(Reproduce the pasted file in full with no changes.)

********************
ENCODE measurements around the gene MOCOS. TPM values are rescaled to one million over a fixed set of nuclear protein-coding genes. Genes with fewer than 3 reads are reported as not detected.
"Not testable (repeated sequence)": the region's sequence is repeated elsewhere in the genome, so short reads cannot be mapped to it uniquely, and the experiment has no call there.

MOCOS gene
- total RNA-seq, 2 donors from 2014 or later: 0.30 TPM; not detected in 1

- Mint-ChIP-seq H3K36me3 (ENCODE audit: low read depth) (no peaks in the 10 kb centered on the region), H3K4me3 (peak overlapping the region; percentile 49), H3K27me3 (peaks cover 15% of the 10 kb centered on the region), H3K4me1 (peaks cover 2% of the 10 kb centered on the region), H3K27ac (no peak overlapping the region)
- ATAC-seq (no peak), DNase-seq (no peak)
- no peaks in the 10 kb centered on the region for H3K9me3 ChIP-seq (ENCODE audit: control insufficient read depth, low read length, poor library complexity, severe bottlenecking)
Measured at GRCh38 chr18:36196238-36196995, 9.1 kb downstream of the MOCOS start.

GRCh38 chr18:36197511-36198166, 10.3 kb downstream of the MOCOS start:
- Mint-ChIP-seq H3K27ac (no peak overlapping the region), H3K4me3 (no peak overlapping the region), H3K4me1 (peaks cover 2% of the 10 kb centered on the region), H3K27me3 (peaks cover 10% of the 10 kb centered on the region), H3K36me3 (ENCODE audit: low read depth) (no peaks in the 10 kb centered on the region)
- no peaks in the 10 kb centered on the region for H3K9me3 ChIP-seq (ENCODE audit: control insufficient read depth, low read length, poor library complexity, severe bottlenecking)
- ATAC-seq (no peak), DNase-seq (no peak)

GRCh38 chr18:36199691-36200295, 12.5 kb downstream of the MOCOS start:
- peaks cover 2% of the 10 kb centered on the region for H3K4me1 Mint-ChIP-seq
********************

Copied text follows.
ENCODE measurements around the gene MOCOS. TPM values are rescaled to one million over a fixed set of nuclear protein-coding genes. Genes with fewer than 3 reads are reported as not detected.
"Not testable (repeated sequence)": the region's sequence is repeated elsewhere in the genome, so short reads cannot be mapped to it uniquely, and the experiment has no call there.

MOCOS gene
- total RNA-seq, 2 donors from 2014 or later: 0.30 TPM; not detected in 1

- Mint-ChIP-seq H3K36me3 (ENCODE audit: low read depth) (no peaks in the 10 kb centered on the region), H3K4me3 (peak overlapping the region; percentile 49), H3K27me3 (peaks cover 15% of the 10 kb centered on the region), H3K4me1 (peaks cover 2% of the 10 kb centered on the region), H3K27ac (no peak overlapping the region)
- ATAC-seq (no peak), DNase-seq (no peak)
- no peaks in the 10 kb centered on the region for H3K9me3 ChIP-seq (ENCODE audit: control insufficient read depth, low read length, poor library complexity, severe bottlenecking)
Measured at GRCh38 chr18:36196238-36196995, 9.1 kb downstream of the MOCOS start.

GRCh38 chr18:36197511-36198166, 10.3 kb downstream of the MOCOS start:
- Mint-ChIP-seq H3K27ac (no peak overlapping the region), H3K4me3 (no peak overlapping the region), H3K4me1 (peaks cover 2% of the 10 kb centered on the region), H3K27me3 (peaks cover 10% of the 10 kb centered on the region), H3K36me3 (ENCODE audit: low read depth) (no peaks in the 10 kb centered on the region)
- no peaks in the 10 kb centered on the region for H3K9me3 ChIP-seq (ENCODE audit: control insufficient read depth, low read length, poor library complexity, severe bottlenecking)
- ATAC-seq (no peak), DNase-seq (no peak)

GRCh38 chr18:36199691-36200295, 12.5 kb downstream of the MOCOS start:
- peaks cover 2% of the 10 kb centered on the region for H3K4me1 Mint-ChIP-seq